Symantec Global Sales Superstar John Sorensen To Depart After 12-Year Run

One of Symantec's only remaining executives who pre-dates the company's 2016 Blue Coat acquisition will not be with the security vendor in the new year.

SMB sales leader John Sorensen will depart Symantec at the end of the month, according to a source familiar with the situation. This follows a meteoric rise that began when Sorensen joined Symantec as an area manager in October 2005, and culminated in him leading the $4.02 billion security vendor's worldwide SMB, midmarket sales and channel operations for the past 15 months.

"John rose up the ranks pretty quickly," the source said. "Inside of Symantec, he was well-thought-of."

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Symantec confirmed Sorensen's departure, but didn't respond to questions about the timing and reason for his exit, as well as how he's being replaced. Sorensen also didn't respond to requests for comment.

"We want to thank John Sorensen for the contributions he has made to Symantec during his tenure with the company," Symantec said in an emailed statement. "His efforts have positioned us well as we continue to serve the needs of medium and small business owners."

Sorensen was promoted in April 2016 from vice president of Americas sales to senior vice president of global sales, where he directed the company's enterprise operations. He shifted to overseeing SMB, midmarket and channel sales in September 2016, one month after the Mountain View, Calif.-based company's $4.65 billion purchase of enterprise-focused Blue Coat Systems closed.

"He's made great strides in progressing the mid-market business at Symantec, and I'm sorry to see him go," said a Symantec partner who praised his sense of humor and ability to strike up a conversation. "He was someone that you want to be around."

Symantec maintained separate channels and inside sales forces following the Blue Coat acquisition, and Sorensen has been responsible for running the channel and inside sales force for Symantec's legacy business, said the source familiar with the situation. Symantec came into the acquisition selling only on-premise licenses, the source said, while Blue Coat had a robust cloud engine and SaaS business.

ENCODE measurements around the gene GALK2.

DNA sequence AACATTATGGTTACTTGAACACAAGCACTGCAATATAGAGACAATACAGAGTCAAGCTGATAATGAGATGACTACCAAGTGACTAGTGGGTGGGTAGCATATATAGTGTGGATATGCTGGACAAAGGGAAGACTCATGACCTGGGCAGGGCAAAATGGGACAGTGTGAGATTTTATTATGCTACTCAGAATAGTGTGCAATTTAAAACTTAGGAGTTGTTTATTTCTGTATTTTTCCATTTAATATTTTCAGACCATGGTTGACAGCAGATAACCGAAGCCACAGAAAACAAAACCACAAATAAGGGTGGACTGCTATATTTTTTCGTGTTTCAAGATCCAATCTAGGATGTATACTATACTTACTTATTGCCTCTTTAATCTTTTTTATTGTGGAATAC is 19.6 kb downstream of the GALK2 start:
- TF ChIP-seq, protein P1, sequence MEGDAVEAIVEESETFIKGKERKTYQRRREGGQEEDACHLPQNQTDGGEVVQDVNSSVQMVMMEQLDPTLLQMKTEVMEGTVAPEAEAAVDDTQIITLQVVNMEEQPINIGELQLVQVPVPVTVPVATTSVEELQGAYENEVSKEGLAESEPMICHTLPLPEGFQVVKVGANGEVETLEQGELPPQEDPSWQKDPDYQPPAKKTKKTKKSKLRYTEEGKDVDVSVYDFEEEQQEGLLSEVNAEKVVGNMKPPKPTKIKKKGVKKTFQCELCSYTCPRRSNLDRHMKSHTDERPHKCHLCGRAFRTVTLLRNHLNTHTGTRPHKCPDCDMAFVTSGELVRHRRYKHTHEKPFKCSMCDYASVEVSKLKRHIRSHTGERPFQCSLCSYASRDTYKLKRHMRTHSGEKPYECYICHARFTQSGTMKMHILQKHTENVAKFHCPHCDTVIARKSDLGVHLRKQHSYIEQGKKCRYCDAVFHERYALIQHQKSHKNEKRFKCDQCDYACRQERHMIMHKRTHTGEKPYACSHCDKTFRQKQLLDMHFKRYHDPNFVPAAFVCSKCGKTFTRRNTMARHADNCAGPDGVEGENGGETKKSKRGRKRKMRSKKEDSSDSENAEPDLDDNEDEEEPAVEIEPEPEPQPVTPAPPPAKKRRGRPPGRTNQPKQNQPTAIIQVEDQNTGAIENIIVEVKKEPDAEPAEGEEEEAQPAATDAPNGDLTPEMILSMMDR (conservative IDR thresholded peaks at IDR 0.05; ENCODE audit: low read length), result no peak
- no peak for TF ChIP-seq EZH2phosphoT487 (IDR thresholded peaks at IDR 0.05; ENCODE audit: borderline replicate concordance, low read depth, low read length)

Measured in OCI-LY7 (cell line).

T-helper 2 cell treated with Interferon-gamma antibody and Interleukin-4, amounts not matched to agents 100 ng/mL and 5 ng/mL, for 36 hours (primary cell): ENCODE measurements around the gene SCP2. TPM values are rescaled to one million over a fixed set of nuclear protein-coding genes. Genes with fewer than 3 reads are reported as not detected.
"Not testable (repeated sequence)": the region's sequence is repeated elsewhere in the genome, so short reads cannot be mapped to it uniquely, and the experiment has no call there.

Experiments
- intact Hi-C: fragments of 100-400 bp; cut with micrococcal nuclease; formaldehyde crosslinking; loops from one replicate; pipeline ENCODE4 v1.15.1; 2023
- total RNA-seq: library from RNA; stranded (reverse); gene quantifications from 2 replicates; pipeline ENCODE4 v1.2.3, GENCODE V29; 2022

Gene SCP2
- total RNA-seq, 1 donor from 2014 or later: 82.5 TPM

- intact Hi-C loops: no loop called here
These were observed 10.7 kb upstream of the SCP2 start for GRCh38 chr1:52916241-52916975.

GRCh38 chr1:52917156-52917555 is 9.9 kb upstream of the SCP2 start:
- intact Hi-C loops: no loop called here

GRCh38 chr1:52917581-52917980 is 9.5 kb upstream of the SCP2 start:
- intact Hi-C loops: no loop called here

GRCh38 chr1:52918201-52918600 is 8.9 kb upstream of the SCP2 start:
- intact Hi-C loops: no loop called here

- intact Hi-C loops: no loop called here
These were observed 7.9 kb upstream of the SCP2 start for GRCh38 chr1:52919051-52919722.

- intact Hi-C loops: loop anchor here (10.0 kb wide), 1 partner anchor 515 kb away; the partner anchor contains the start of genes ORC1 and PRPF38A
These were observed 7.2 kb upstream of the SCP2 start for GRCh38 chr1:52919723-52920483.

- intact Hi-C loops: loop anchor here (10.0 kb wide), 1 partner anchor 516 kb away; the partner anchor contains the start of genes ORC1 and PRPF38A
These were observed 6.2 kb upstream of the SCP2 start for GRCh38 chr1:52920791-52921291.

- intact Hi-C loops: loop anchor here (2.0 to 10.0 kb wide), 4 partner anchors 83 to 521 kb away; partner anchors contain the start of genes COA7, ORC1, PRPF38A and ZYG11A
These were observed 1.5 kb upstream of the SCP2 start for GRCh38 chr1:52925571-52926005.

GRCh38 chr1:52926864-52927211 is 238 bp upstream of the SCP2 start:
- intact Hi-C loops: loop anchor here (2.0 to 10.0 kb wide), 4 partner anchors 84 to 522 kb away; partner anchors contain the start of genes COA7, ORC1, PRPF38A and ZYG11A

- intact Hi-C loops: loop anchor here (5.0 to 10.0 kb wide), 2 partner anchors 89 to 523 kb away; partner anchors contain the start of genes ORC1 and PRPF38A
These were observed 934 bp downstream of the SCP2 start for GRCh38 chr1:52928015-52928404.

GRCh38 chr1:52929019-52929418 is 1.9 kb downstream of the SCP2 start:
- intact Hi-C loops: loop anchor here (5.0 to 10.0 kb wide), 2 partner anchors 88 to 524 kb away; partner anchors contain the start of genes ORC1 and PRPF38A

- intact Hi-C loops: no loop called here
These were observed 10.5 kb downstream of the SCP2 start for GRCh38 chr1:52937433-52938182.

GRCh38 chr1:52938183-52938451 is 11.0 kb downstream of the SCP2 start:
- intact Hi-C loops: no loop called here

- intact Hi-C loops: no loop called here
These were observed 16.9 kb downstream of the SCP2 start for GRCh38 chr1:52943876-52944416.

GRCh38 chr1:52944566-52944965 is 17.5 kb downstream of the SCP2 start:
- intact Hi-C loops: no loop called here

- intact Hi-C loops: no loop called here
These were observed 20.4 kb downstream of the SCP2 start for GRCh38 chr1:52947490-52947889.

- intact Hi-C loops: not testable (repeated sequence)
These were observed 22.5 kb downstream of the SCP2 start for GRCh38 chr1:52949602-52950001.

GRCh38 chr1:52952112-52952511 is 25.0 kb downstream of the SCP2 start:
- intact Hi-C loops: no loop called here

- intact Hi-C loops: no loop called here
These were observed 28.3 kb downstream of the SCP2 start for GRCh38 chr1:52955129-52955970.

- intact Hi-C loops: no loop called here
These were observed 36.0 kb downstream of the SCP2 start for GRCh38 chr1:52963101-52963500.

"The quicker they can get this stuff integrated, the quicker they can merge the channels, the better off they will be," the source said. "They need to get to the point where there's no dividing line between the two products."

Sorensen was one of the last remaining Symantec executives in power since it completed the Blue Coat acquisition 16 months ago. Former Blue Coat executives have since assumed nearly all top executive posts including CEO, president, COO, CFO, head of worldwide sales, head of sales for the Americas, head of Americas channels, head of the global partner sales organization, and head of the global systems integrator organization.

The company's service provider, MSP, strategic partnership efforts, and worldwide field and channel marketing efforts are also lead by Blue Coat vets. A legacy Blue Coat executive has been tapped to fill Sorensen's role as well, according to the source familiar with the situation.

"Symantec folks probably think there's no one in there who really gets them right now," the source said. "No one really understands their side of things."

Silicon East would like to see Symantec double down on partner support and refocus on their core mission of endpoint protection, according to Marc Harrison, president of the Marlboro, N.J.-based solution provider. Harrison specifically would like to see Symantec make it so that partners can identify and procure the SKUs they want more quickly.

"Everybody likes the product, but it just can be a confounding company to do business with," Harrison said.

A number of changes made to meet Blue Coat's way of doing things haven't been as partner-friendly, such as not delivering certificates directly to the reseller, said one partner that didn't wish to be identified. The company has also adopted a new SKU renewal process that makes it more difficult for customers to know what they're paying for, the partner said.

"Things have been a little in flux with the Blue Coat integration," the partner said.

Harrison said he's a little concerned about his business increasingly being in the hands of leaders who don't know. and weren't intimately involved in. Symantec's history and heritage.

"They're basically just inheriting something that's been around a long time before they were there," Harrison said. "We hope for the best."